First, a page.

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Thunder Bay to study move to free transit

City councillors vote unanimously to study possibility of eliminating bus fares by 2023, while expressing skepticism
Thunder Bay's city council voted unanimously to study the possibility of eliminating transit fares by 2023 on Monday. (File photo)

THUNDER BAY – The City of Thunder Bay will examine the possibility of offering free public transit, following a request backed by a collection of local organizations.

Advocacy group Poverty Free Thunder Bay presented a proposal to phase out fares over three years to city council Monday night, citing a range of social, environmental, and economic benefits.

The group suggested reducing the city’s $3 bus fare by a dollar a year, making transit free by 2023.

As part of the transition, they also called for free fares on the fourth Friday of every month in 2021, with every Friday fare-free in 2022.

The city collects about $7 million a year in fares and other user fees, though several factors make the actual financial impact of eliminating fares uncertain.

Several councillors expressed support for the idea in principle, but remained skeptical the city could achieve that goal so quickly, or on its own.

Councillors argued the provincial and federal governments should pick up the tab for such a policy, noting no other Canadian city had yet taken the step.

“It’s a great idea,” said Coun. Aldo Ruberto. “In discussions with organizations I’ve been dealing with, this has come up over and over again… but [your proposal] might be too accelerated.”

Ruberto suggested the city could instead sell the idea as a pilot project to upper levels of government, or begin by making transit free for certain groups, such as seniors or children under 12.

Still, council voted unanimously to at least study going fare free, directing city administration to report back on the implications of implementing the Poverty Free plan by early February, in time for consideration for the 2021 budget.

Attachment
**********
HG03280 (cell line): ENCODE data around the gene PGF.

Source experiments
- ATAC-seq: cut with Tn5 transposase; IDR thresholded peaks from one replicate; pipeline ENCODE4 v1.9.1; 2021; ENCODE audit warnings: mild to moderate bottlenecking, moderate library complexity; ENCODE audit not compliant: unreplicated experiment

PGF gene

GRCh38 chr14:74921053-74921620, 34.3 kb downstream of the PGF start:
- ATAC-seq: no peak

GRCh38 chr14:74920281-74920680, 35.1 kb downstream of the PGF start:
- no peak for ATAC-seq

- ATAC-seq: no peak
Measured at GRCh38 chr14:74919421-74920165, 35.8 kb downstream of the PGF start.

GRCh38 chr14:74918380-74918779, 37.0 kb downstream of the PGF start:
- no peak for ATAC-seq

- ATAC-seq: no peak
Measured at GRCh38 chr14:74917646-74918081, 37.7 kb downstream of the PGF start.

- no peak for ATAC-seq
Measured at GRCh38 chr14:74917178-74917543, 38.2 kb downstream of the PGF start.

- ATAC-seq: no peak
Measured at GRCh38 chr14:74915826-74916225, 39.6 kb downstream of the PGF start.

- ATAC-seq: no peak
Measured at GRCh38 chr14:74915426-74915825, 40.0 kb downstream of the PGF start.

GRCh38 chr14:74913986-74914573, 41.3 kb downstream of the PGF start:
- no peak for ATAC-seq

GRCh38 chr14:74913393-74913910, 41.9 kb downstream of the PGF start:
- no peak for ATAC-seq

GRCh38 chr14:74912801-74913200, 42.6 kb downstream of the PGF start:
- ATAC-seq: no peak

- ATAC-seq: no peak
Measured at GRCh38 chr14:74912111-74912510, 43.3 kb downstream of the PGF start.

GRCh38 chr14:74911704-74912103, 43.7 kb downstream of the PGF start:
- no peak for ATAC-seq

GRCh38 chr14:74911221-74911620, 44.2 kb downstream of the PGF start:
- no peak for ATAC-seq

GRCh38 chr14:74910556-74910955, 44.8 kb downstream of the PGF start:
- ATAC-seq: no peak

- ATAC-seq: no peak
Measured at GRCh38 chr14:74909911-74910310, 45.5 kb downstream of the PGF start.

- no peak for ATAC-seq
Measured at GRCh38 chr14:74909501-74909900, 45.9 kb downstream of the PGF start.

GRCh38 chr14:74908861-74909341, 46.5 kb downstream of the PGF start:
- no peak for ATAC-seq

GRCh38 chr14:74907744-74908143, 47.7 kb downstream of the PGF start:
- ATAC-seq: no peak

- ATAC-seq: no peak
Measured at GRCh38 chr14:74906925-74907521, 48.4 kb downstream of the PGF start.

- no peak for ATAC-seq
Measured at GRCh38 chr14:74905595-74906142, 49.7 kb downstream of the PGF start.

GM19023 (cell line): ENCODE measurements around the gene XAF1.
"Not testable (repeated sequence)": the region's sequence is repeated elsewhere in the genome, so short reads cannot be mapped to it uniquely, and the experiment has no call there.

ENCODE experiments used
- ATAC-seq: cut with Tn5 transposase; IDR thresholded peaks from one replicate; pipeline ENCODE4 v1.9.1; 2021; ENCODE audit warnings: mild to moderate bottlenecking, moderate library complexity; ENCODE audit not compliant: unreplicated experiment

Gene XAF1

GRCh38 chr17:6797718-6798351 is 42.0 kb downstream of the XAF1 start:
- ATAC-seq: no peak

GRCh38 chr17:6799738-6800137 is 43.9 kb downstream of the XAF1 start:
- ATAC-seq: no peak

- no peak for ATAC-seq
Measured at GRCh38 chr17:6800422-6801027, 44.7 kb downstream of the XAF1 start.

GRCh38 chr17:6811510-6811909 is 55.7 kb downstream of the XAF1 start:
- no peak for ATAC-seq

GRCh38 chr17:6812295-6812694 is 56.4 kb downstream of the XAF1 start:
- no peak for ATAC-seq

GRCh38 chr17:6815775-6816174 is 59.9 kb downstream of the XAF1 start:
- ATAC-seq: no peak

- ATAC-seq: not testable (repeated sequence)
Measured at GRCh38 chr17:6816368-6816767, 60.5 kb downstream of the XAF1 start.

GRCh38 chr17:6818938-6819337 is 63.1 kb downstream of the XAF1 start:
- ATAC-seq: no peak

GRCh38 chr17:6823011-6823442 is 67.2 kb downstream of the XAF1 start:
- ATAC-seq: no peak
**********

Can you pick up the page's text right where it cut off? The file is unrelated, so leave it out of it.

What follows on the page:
Poverty Free spokespeople Paul Berger, Tracey McKinnon, and Jules Tupker pointed to the results of a survey they conducted to gauge how the city’s elimination of fares due to COVID-19 from March to July impacted residents.

“Respondents noted they had more money for rent, laundry, groceries and prescription drugs, better access to work and medical appointments, and were less stressed about whether they had tickets or exact change for bus fare,” the report noted.

The group argued the move would also reduce local greenhouse gas emissions and bring economic benefits by putting money into the hands of low-income people, who they said are more likely to inject those dollars back into the local economy.

Their recommendations were supported by local organizations including the Thunder Bay Public Library, Roots to Harvest and the Thunder Bay Urban Aboriginal Strategy.

The city would need to add new bus routes and increase frequency of service on existing ones to make the policy effective in luring car commuters onto buses, Berger acknowledged.

That would increase costs beyond the $7 million in lost fares, councillors pointed out.

“To incentivize the behavioural change, you’re likely going to need an enhanced service, which comes with an enhanced cost,” said Mayor Bill Mauro. “So it’s not only the $7 million… It’s a big nugget we’re talking about here.”

Making transit free could also bring in additional revenue, Ruberto said. Because the city’s annual Ontario gas-tax allocation of around $2 million is calculated largely based on transit ridership, making transit free could boost that amount by driving up ridership numbers.

However, Coun. Albert Aiello questioned whether the funding formula would still apply if transit was made free – a question to which city administration did not have an immediate answer.

While saying she supported free public transit, Coun. Shelby Ch’ng was skeptical the city should be on the hook for it.

“I do support the idea of free transit for everyone, however, I’m struggling,” she said. “When council increases taxes, we increase by property value, and not by someone’s ability to pay.”


Ian Kaufman

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